During times of war, there will normally be casualties on at least one side or on both. When this occurs, there is some solace in that the individual died in battle defending his or her own beliefs. Yet, when a soldier dies away from the battlefield or in some freakish accident, many would have difficulties coming to terms of an individual passing away in such a manner. Several centuries ago when the Civil War was closely reaching its’ end, a tragic accident occurred at sea claiming the lives of hundreds of people. This incident happened onboard the steamboat Sultana as it suddenly exploded near Memphis on the Mississippi River; the result was the loss of life of 1,700 passengers that included many Union soldiers that had been discharged.
In 1863, the Sultana left port from Cincinnati that was listed as being 260 feet long while having an authorized capacity of 376 crew and passengers. Soon, it would be hired to transport along the lower Mississippi River supplies and troops. The Sultana departed from New Orleans with 100 passengers on April 25th, 1865 and would stop to make repairs on a leaky boiler at Vicksburg, Mississippi. R.G. Taylor was responsible for the vessel’s boilermaker and advised Captain J. Cass Mason that the boiler had two sheets that needed to be replaced; however, Mason instructed Taylor to basically put patches on the plates until they reached the destination of St. Louis.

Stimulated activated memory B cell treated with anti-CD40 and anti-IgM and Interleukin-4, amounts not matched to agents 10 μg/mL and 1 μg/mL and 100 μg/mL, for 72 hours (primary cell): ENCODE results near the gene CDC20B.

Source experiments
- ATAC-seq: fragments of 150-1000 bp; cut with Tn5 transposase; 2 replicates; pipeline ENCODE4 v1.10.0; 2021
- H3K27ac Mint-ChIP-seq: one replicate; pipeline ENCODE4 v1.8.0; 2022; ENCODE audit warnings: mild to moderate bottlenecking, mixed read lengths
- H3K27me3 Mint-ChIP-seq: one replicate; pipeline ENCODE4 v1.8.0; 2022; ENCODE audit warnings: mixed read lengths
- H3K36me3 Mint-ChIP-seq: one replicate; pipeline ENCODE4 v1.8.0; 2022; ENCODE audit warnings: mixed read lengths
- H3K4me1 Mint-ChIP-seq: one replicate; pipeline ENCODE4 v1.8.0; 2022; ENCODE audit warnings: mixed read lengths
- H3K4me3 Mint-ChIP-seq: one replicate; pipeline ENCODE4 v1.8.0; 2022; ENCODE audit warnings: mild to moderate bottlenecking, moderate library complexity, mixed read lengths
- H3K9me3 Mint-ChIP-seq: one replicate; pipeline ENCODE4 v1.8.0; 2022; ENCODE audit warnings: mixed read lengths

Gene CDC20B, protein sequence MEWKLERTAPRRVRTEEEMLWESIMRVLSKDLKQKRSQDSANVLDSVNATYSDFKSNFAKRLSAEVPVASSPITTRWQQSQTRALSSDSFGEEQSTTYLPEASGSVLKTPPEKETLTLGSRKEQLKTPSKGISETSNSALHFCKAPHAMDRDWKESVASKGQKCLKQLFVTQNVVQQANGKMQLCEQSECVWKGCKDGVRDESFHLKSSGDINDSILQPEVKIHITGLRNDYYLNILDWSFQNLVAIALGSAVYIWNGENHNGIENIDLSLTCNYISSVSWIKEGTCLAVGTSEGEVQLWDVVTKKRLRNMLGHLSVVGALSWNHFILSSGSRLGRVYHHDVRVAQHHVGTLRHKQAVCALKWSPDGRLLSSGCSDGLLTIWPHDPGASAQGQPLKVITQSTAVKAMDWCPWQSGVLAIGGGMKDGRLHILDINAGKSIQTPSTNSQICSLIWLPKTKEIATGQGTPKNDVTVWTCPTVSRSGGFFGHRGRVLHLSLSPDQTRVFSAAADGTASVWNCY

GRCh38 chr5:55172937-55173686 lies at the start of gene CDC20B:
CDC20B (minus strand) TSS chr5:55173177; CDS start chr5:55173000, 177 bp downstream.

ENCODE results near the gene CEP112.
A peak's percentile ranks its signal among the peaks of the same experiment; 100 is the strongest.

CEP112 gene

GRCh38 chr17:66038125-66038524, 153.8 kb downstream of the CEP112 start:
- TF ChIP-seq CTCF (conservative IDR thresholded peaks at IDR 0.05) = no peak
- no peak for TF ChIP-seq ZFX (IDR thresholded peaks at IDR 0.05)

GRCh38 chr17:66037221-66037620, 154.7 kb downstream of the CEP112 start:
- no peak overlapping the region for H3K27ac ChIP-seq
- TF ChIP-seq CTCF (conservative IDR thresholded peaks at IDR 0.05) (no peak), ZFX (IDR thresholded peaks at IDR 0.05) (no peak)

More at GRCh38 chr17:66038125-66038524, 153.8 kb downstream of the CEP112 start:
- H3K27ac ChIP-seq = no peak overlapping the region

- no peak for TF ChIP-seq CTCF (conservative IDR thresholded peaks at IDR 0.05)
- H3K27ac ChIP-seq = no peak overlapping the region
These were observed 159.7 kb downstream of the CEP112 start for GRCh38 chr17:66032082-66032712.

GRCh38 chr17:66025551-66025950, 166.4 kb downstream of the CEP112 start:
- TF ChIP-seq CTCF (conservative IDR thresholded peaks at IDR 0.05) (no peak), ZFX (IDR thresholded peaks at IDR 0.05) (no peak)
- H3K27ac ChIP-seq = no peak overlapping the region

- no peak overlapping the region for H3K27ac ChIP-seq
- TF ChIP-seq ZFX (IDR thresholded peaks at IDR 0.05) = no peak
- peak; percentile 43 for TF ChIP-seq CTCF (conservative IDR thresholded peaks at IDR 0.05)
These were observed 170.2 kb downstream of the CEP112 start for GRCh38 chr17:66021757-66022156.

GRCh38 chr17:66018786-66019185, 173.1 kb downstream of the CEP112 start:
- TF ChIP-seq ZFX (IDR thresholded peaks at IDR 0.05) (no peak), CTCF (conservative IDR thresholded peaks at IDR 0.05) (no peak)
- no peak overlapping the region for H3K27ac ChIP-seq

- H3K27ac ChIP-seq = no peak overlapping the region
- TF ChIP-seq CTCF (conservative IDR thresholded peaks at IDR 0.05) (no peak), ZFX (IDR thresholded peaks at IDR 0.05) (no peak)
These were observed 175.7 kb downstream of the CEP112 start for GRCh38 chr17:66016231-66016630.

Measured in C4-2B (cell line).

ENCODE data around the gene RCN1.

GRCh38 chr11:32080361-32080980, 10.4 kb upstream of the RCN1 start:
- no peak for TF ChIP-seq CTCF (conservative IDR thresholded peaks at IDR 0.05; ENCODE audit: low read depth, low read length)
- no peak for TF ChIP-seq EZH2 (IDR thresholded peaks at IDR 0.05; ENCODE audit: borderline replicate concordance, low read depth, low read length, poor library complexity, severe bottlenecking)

The steamboat’s partial owner was Mason and along with other owners of the vessel, they excited to make it to Vicksburg in order to pick up Union prisoners that had been discharged. The federal government offered to pay for each officer as well as each enlisted man that were dropped off to the North; each enlisted individual was worth $5 while each officer was worth $10. A contract such as this had the potential of paying large dividends while Mason had persuaded military authorities that were local to retrieve the whole contingent regardless of two other steamboats being present at Vicksburg.
The Sultana departed from Vicksburg carrying 200 civilians and 2,100 officers; this had exceeded over six times its’ authorized capacity. The ship docked at Memphis on the evening of April 26th and then sailed across the river in Arkansas to get coal. As it was traveling up the river in the area above Memphis, a tremendous explosion ripped through the steamboat. While hundreds had perished from the boilers steam and metal, hundreds more were launched from the vessel into the chilly water of the river. Unfortunately, the Sultana had a few life preservers and only a single lifeboat, not to mention that the Mississippi had already been in a stage of flood; only 600 people had survived the blast.
Later, a board of inquiry would find that the reason for the explosion was due to the boiler had failed to contain a sufficient amount of water; the major amount of overcrowding had not been listed as an attributing factor. Sadly, the biggest maritime disaster in the history of the United States at present is the accident on the Sultana.